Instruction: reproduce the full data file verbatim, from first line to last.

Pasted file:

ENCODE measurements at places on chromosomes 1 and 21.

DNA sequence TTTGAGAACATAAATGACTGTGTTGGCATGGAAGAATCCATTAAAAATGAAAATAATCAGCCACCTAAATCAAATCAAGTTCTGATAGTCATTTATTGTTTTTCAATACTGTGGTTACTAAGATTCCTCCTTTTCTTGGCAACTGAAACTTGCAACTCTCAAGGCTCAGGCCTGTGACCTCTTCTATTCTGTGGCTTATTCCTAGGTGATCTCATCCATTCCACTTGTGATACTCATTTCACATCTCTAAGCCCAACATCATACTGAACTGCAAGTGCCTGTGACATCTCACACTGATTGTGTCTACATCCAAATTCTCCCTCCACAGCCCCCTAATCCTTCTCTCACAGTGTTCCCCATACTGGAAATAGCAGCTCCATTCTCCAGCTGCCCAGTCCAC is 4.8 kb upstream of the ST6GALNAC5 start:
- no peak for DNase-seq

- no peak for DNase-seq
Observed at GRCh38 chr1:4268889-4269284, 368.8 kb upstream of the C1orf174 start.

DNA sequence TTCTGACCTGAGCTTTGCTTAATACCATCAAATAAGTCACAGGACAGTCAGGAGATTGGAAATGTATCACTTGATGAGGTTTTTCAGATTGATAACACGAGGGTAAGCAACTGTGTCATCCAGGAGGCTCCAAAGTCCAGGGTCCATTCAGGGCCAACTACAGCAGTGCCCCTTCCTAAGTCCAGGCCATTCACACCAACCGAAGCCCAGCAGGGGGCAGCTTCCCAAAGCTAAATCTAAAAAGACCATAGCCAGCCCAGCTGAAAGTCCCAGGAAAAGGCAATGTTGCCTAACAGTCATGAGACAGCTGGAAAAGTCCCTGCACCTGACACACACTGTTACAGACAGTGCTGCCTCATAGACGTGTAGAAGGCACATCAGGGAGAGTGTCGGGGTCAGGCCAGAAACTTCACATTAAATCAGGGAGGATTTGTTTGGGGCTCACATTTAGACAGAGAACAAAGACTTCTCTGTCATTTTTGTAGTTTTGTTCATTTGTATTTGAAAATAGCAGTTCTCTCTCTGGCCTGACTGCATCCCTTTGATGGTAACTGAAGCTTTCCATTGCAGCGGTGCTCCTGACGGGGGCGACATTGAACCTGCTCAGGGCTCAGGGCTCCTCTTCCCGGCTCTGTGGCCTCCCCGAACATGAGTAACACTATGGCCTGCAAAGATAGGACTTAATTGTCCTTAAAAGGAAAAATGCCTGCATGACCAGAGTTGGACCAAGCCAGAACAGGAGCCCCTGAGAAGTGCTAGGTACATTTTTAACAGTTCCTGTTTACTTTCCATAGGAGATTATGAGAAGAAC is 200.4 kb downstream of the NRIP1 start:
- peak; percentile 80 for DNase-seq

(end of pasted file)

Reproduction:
ENCODE measurements at places on chromosomes 1 and 21.

DNA sequence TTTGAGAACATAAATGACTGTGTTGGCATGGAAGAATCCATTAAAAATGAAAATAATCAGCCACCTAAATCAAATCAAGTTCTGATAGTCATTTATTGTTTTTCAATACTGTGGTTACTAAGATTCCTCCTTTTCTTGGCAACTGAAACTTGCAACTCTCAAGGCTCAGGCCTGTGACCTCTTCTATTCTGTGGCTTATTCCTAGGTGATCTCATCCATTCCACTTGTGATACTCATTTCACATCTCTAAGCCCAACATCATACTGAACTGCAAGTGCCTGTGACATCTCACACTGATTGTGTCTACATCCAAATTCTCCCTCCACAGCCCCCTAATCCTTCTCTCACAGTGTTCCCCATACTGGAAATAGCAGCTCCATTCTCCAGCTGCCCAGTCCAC is 4.8 kb upstream of the ST6GALNAC5 start:
- no peak for DNase-seq

- no peak for DNase-seq
Observed at GRCh38 chr1:4268889-4269284, 368.8 kb upstream of the C1orf174 start.

DNA sequence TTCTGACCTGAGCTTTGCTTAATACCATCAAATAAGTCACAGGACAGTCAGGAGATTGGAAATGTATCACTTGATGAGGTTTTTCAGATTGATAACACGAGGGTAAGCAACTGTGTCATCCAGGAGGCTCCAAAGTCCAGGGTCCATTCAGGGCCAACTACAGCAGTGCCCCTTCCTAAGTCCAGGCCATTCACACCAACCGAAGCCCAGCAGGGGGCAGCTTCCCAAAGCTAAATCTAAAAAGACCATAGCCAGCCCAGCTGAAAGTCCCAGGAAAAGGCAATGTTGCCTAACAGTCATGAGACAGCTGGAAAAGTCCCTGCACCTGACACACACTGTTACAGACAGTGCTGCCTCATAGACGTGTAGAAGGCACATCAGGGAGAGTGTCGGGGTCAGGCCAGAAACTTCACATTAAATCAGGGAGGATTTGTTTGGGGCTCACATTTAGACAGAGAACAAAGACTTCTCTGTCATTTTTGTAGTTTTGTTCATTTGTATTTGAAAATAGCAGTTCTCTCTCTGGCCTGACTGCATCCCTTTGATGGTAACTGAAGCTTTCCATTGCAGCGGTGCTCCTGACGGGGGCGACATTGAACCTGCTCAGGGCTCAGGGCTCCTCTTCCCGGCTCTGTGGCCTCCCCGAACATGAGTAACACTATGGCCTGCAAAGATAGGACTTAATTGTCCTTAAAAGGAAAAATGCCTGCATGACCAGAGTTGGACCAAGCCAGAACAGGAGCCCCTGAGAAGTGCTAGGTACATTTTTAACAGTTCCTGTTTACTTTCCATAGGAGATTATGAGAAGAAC is 200.4 kb downstream of the NRIP1 start:
- peak; percentile 80 for DNase-seq